- Osteocyte - Mature bone cell, Embedded in matrix, matrix calcifies soon after deposition
|Blood and Stromal Stem Cells|
- Formation of mature osteoclasts involved in bone resorption - the osteoblasts regulate this process through the production of RANKL (Receptor Activator for Nuclear Factor κ B Ligand) which is found on the cell surface of osteoblasts.
- RANKL is a key player in rheumatoid arthritis.
- Osteoclast origin - fusion of monocytes or macrophages, Blood macrophage precursor
- Attach to bone matrix - very large cells containing 15-20 nucleii.
- Lysosomes - released into space between ruffled border and bone matrix, enzymes break down collagen fibres, resorption bays or Howship's lacunae
(This lecture is about skeletal muscle)
- Skeletal muscle - cells originate from the paraxial mesoderm. Myoblasts undergo frequent divisions and coalesce with the formation of a multinucleated, syncytial muscle fibre or myotube. The nuclei of the myotube are still located centrally in the muscle fibre. In the course of the synthesis of the myofilaments/myofibrils, the nuclei are gradually displaced to the periphery of the cell.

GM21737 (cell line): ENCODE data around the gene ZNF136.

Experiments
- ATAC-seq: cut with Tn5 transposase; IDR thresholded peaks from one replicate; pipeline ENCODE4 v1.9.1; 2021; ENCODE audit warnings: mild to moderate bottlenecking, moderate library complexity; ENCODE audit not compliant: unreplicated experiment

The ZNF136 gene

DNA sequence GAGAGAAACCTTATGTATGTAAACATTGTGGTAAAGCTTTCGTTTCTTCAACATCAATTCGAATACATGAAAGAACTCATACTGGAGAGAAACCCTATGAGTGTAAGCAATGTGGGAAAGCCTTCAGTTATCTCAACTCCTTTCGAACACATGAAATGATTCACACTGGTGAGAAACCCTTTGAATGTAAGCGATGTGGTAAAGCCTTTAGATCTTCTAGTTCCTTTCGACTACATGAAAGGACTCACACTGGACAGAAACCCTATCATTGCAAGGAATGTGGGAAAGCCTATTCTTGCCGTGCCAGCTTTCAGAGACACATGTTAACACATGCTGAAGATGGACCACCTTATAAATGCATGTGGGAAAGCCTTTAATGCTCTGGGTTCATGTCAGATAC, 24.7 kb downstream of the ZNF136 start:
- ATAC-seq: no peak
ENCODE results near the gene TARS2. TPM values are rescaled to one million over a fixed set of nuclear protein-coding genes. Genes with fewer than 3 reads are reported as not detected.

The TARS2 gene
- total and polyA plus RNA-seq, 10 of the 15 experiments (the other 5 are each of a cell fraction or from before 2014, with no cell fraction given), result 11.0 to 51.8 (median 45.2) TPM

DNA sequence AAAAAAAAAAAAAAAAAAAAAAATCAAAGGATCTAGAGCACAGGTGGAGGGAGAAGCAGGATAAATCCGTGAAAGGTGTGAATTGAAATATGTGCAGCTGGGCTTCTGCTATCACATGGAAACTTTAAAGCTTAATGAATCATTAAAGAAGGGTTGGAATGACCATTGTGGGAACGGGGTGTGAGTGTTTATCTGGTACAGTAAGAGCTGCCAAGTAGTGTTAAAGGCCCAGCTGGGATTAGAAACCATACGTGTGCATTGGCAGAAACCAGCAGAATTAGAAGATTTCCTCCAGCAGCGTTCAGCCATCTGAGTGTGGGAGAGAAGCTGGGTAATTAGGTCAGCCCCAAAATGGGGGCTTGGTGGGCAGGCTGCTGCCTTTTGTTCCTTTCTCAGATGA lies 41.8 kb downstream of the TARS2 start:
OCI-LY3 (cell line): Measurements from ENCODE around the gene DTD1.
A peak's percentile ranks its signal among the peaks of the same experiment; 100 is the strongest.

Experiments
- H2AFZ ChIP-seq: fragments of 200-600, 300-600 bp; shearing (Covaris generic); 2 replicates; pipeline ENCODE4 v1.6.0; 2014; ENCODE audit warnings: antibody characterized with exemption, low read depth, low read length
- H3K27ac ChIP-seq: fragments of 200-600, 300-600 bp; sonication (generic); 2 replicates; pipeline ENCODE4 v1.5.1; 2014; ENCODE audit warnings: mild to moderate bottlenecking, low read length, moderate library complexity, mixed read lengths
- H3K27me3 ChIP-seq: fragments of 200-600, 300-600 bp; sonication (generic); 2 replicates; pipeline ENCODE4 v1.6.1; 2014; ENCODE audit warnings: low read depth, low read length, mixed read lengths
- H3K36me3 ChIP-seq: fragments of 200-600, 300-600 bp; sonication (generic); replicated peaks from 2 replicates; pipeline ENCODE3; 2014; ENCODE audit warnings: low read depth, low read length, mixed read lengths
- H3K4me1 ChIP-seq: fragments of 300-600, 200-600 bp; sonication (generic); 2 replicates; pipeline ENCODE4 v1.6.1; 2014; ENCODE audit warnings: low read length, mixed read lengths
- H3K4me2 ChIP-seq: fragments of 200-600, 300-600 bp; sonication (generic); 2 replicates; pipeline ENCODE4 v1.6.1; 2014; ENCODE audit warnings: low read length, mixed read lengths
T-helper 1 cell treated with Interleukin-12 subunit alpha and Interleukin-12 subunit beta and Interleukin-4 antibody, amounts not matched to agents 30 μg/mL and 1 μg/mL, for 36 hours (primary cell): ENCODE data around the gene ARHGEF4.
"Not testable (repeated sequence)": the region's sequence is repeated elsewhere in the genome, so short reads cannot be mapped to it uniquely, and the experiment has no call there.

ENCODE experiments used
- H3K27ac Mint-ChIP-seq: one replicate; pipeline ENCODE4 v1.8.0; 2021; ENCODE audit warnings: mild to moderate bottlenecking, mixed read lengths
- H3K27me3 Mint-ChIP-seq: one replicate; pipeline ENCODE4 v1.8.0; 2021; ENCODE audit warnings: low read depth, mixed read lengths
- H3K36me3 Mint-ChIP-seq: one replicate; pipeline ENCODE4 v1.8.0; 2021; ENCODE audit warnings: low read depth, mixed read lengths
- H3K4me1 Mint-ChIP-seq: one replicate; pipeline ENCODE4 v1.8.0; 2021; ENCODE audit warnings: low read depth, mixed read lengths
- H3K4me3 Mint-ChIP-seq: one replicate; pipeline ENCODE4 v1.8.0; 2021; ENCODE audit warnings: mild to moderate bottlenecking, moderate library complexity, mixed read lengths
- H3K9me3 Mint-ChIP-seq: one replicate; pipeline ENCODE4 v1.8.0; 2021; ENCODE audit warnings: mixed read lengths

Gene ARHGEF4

- Cardiac muscle - cells originate from the prechordal splanchnic mesoderm.
- Smooth muscle - cells originate from undifferentiated mesenchymal cells. These cells differentiate first into mitotically active cells, myoblasts, which contain a few myofilaments. Myoblasts give rise to the cells which will differentiate into mature smooth muscle cells.
Skeletal Muscle Stages
|specified cells||myoblasts||primary myotube||secondary myotube||myofibre|
|somite myotome||migration to muscle location and proliferation||initial myoblast fusion||later myoblast proliferation and fusion||innervation and expression of contractile proteins|
- Myoblast - individual progenitor cells (from myotome)
- Myotube - multinucleated, but undifferentiated contractile apparatus (sarcomere)
- Myofibre (myofiber, muscle cell) - multinucleated and differentiated sarcomeres